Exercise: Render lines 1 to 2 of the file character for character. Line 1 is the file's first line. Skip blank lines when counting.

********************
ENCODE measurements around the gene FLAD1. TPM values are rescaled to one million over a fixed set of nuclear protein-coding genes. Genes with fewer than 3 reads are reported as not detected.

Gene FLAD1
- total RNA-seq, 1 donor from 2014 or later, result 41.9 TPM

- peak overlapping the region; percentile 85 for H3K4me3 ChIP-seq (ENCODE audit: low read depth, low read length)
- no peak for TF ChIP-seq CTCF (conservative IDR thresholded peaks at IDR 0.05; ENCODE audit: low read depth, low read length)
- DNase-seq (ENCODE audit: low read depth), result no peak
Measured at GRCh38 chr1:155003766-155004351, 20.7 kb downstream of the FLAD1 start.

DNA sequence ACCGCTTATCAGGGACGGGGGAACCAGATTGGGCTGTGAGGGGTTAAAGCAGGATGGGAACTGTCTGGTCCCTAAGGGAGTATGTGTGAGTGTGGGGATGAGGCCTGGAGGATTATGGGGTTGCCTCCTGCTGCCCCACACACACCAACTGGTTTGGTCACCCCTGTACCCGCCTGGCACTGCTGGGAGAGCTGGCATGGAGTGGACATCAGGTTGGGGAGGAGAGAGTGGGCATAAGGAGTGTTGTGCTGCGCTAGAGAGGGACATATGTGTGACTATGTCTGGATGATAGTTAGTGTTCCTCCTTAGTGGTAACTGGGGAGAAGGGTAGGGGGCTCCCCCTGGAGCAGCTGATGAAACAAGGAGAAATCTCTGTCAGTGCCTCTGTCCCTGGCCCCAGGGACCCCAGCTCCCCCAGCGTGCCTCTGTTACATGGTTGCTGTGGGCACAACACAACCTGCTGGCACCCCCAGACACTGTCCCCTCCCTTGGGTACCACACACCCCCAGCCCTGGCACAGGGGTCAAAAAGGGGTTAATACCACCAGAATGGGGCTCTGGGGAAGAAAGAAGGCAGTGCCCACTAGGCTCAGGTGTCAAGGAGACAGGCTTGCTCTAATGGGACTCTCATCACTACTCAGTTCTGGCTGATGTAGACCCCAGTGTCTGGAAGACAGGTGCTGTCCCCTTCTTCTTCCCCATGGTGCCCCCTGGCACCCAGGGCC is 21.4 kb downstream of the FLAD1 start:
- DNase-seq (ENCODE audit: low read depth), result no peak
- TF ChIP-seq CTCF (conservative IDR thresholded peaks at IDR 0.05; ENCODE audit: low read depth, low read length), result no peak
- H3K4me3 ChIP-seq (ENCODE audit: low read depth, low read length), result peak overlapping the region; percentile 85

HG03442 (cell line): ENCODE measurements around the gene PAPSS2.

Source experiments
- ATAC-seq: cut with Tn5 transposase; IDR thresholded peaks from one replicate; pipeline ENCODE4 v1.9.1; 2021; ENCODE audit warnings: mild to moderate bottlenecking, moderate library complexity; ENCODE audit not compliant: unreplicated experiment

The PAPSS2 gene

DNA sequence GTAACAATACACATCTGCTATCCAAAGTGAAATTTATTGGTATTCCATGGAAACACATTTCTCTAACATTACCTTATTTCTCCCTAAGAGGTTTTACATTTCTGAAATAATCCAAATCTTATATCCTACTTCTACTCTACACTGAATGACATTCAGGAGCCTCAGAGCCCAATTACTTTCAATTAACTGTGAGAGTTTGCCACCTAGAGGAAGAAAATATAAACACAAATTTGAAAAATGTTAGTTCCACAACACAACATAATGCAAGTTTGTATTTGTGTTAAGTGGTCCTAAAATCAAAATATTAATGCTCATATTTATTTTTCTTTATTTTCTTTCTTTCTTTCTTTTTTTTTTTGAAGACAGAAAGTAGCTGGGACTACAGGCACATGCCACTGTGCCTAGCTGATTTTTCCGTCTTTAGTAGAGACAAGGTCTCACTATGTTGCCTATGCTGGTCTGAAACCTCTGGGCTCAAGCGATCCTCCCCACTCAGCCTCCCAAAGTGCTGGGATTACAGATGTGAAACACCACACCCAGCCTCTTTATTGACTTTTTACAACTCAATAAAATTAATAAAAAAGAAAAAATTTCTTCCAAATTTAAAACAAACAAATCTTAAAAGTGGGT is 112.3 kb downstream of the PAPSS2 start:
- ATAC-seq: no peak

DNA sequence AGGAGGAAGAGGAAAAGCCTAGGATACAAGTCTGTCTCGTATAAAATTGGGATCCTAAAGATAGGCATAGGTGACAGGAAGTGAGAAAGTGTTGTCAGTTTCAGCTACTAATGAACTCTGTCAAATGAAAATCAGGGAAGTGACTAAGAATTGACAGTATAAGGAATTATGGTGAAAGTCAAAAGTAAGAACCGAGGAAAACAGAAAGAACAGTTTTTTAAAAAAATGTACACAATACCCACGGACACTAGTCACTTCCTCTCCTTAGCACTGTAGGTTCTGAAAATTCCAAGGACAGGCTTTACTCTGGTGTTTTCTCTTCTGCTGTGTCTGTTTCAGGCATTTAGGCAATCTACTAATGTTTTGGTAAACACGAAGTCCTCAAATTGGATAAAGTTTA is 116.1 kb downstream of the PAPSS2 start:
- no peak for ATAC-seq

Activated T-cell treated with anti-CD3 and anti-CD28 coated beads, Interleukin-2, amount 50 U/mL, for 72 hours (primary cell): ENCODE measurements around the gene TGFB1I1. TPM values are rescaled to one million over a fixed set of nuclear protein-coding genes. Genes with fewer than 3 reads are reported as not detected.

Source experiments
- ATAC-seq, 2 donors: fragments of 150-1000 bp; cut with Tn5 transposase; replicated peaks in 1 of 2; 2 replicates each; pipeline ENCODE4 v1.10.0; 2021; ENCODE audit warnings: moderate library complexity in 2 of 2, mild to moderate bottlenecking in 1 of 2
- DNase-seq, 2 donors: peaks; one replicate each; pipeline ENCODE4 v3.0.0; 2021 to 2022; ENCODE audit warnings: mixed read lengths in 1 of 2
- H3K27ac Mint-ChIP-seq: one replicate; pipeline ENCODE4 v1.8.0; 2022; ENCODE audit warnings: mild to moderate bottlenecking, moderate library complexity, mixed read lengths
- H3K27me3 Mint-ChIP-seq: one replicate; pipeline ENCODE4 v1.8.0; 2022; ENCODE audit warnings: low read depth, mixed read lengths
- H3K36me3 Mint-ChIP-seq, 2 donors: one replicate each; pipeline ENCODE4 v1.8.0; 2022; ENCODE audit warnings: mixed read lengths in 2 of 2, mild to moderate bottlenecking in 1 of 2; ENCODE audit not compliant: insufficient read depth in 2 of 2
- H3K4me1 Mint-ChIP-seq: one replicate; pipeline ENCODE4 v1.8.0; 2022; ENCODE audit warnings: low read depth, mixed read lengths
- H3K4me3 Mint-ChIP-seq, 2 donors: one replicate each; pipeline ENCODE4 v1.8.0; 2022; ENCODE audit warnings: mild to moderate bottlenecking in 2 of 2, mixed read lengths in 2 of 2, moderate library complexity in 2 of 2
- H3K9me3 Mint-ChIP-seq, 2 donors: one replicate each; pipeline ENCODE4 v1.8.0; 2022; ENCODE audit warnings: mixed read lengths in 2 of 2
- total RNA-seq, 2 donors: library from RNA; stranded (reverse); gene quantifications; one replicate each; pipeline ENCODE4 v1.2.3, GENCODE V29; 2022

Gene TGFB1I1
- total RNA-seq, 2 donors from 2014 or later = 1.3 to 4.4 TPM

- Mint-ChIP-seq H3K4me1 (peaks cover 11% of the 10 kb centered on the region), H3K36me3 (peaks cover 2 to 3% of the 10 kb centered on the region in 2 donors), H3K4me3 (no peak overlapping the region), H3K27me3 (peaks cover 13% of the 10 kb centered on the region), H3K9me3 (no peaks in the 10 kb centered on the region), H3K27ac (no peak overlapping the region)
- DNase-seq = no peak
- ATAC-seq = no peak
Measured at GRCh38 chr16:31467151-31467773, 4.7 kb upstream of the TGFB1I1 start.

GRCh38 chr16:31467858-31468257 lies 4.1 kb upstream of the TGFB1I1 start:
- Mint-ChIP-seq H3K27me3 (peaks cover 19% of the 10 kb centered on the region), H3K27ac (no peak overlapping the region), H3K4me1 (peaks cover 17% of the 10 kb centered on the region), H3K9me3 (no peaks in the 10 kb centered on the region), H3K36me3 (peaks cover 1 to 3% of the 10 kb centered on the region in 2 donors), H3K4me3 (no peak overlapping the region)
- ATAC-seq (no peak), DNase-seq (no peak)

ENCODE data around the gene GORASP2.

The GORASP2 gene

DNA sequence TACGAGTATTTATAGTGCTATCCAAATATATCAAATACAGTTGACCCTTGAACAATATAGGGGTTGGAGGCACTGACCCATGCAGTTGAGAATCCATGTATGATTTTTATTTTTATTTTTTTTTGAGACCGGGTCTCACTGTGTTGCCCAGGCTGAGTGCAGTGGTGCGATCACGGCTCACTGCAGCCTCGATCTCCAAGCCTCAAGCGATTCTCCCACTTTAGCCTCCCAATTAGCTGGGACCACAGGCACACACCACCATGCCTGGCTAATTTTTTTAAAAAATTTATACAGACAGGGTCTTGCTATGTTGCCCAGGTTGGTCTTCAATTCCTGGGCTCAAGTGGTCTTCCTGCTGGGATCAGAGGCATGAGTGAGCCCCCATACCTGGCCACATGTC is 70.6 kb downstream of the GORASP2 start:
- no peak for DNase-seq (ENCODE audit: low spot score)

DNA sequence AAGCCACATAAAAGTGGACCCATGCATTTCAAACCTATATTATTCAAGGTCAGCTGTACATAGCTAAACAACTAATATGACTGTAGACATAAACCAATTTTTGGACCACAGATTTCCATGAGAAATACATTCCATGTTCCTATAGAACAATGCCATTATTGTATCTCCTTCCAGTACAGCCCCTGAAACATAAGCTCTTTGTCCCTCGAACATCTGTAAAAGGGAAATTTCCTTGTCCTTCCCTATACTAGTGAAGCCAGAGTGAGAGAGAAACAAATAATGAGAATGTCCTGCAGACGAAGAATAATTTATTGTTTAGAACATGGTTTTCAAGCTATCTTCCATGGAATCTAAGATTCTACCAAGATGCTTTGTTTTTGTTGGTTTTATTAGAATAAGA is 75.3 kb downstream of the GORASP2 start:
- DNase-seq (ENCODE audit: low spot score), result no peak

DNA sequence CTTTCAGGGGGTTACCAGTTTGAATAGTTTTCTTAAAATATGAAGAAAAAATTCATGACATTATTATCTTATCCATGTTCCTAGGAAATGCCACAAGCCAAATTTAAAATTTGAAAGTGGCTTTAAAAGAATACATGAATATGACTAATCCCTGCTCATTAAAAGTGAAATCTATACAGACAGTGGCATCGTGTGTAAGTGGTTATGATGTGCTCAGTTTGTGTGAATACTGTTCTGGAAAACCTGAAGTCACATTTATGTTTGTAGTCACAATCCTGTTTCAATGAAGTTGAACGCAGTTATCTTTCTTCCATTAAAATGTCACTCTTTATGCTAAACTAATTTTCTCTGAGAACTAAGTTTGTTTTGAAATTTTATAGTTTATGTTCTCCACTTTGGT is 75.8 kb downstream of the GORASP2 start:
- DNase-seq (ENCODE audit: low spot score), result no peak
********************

ENCODE measurements around the gene FLAD1. TPM values are rescaled to one million over a fixed set of nuclear protein-coding genes. Genes with fewer than 3 reads are reported as not detected.

Gene FLAD1